One year later, and look who's back: Butler

HOUSTON — The moment has been replayed repeatedly, the half-court shot launched last year by Butler's Gordon Hayward that seemed to trace in slow motion on a perfect line to the basket. The ball hit the backboard and the rim before falling to the floor, a fraction of an inch away from becoming the most remarkable play in NCAA championship game history.

Instead, the missed shot meant another national championship for Duke. Butler was praised for its pluck and grit and its ability to stay with the No. 1-seeded Blue Devils for 40 minutes. Many who watched the game figured this was a once-in-a-lifetime chance, and that the Bulldogs would never be on college basketball's largest stage again.

Heck, it only took them one year.

The Bulldogs are back in the championship game Monday night, with Connecticut the opponent and Reliant Stadium the venue. They did it without Hayward, who left after his sophomore year and became an NBA lottery pick by the Utah Jazz.

What's left is a veteran team led by junior guard Shelvin Mack and senior forward Matt Howard, two examples of toughness and perseverance who led Butler (28-9) on a 14-game winning streak to get to this point when it looked in February as if it wouldn't make the tournament field at all.


"We never thought we'd have this opportunity to be here, but we never think about it," Mack said. "We just think about improving each day. We never worry about the end result. We just worry about the process that you're going through and it'll just take care of itself."

On a night when the Bulldogs shot poorly, Mack connected on 8 of 11 shots, including 5 of 6 from three-point range, to score 24 points in their 70-62 national semifinal win Saturday night over Virginia Commonwealth. He enters Monday night's game averaging 21.8 points in the tournament.

The 6-foot-8 Howard, one of three seniors in Butler's rotation, is averaging 16.7 points and 7.8 rebounds for the season while providing muscle inside. He scored 17 against VCU, making big plays in the stretch run.

"I think just getting prepared for it, that's where the experience of being here last year does help," Howard said. "The game obviously is going to take care of itself, and the result will decide whether or not experience helped. That's just the nature of the game and how things go."

Connecticut (31-9) is on a 10-game winning streak of its own, a run that included five wins in five days for the championship of the Big East. Given that they were struggling at the end of the regular season, the Huskies have had a remarkable trip here even though coach Jim Calhoun has two national titles (1999, 2004) on his resume.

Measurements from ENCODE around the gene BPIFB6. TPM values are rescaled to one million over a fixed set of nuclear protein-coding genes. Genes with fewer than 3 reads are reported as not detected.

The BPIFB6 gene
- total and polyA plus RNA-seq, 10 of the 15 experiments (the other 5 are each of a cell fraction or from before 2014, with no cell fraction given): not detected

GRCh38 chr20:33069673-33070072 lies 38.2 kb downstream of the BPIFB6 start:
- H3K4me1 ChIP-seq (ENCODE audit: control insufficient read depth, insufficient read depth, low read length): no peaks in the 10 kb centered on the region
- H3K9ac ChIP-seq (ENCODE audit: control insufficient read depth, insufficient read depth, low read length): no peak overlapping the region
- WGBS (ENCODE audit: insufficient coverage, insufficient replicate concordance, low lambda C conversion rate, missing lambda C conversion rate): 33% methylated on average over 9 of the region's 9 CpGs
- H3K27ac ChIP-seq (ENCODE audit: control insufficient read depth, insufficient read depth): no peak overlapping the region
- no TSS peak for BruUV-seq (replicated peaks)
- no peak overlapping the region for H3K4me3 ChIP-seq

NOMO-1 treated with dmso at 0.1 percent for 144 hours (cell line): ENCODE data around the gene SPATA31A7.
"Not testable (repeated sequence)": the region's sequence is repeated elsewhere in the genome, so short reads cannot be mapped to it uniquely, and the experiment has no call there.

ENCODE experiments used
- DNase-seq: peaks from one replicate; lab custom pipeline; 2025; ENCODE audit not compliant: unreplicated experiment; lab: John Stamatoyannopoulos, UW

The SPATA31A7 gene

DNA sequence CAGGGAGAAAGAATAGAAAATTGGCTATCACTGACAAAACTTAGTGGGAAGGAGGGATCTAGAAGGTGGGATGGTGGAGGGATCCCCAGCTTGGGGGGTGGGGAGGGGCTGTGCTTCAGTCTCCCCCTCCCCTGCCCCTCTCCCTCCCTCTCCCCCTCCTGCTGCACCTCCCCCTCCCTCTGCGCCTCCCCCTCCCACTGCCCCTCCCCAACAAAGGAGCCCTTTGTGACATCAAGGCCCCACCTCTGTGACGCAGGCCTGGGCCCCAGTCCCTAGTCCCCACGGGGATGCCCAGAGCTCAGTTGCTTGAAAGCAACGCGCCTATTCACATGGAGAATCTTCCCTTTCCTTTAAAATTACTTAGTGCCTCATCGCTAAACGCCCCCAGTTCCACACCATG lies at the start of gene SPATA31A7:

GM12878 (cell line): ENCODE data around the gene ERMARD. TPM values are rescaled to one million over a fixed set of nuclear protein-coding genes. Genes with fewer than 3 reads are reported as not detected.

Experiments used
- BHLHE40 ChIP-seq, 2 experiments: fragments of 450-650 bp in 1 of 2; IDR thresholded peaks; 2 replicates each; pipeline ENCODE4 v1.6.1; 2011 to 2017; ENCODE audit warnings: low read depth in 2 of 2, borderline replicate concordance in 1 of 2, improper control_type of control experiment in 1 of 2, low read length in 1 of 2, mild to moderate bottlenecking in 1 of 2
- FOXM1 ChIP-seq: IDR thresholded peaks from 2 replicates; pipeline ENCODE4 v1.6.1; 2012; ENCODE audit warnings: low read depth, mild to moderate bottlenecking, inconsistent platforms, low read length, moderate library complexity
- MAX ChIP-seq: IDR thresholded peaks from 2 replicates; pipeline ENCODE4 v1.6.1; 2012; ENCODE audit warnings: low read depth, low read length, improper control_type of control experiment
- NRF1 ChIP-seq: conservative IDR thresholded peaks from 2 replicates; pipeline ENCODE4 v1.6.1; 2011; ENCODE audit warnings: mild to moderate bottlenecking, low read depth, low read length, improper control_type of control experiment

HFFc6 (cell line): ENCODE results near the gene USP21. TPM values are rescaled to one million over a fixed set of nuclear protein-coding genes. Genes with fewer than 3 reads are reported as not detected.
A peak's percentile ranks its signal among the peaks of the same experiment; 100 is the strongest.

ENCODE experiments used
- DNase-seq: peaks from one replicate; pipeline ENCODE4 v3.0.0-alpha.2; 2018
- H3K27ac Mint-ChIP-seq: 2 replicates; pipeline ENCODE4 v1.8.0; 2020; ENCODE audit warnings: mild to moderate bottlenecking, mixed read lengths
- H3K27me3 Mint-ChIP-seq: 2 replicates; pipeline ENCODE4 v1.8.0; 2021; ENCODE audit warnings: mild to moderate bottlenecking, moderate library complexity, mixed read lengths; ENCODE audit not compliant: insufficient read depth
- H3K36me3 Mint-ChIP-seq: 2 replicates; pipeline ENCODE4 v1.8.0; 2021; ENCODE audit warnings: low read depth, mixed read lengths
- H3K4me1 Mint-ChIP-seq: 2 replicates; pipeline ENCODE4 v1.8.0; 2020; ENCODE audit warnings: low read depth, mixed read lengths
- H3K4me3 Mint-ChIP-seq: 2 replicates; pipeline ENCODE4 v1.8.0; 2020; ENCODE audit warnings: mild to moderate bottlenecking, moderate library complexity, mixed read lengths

The UConn roll has been guided by junior guard Kemba Walker, who played well all season but elevated his game over the last month. In the postseason, he is averaging 25.5 points, 5.9 rebounds, 5.5 assists and 2.2 steals.

Butler's best defensive player, junior Ronald Nored, is the team's sixth man, but Bulldogs coach Brad Stevens said Walker will see more than one defender throughout the game, referring to Mack and fellow guard Shawn Vanzant in addition to Nored.

"I think we've got versatile guys on the perimeter that can defend multiple kinds of guys," Stevens said. "I don't think you can ever defend a guy as good as Kemba Walker with one guy. I don't think it's a sound way of going about it. (Nored) is an outstanding defender. He really cares about it."


But Mack will make the Huskies work at their defensive end. Calhoun called Mack a future pro who can draw fouls the same way Walker can.

"He's kind of gone under the radar nationally when we talked about the players of the year, the great players," Calhoun said of Mack. "He can match up with anybody. He's a terrific, terrific basketball player."

It figures to be a championship game that will go down to the wire again.

"There were absolutely no regrets last year," Stevens said. "Our guys played as well as they could have. They represented themselves in an unbelievable manner throughout that whole game. That might be the reason why we had parades, even though we lost."

Just think what could be if Butler actually comes out on the winning end Monday night. Mack isn't taking any chances.

"We work on that (half-court) shot all the time before practice," he said, "because you never know when you'll have that opportunity."

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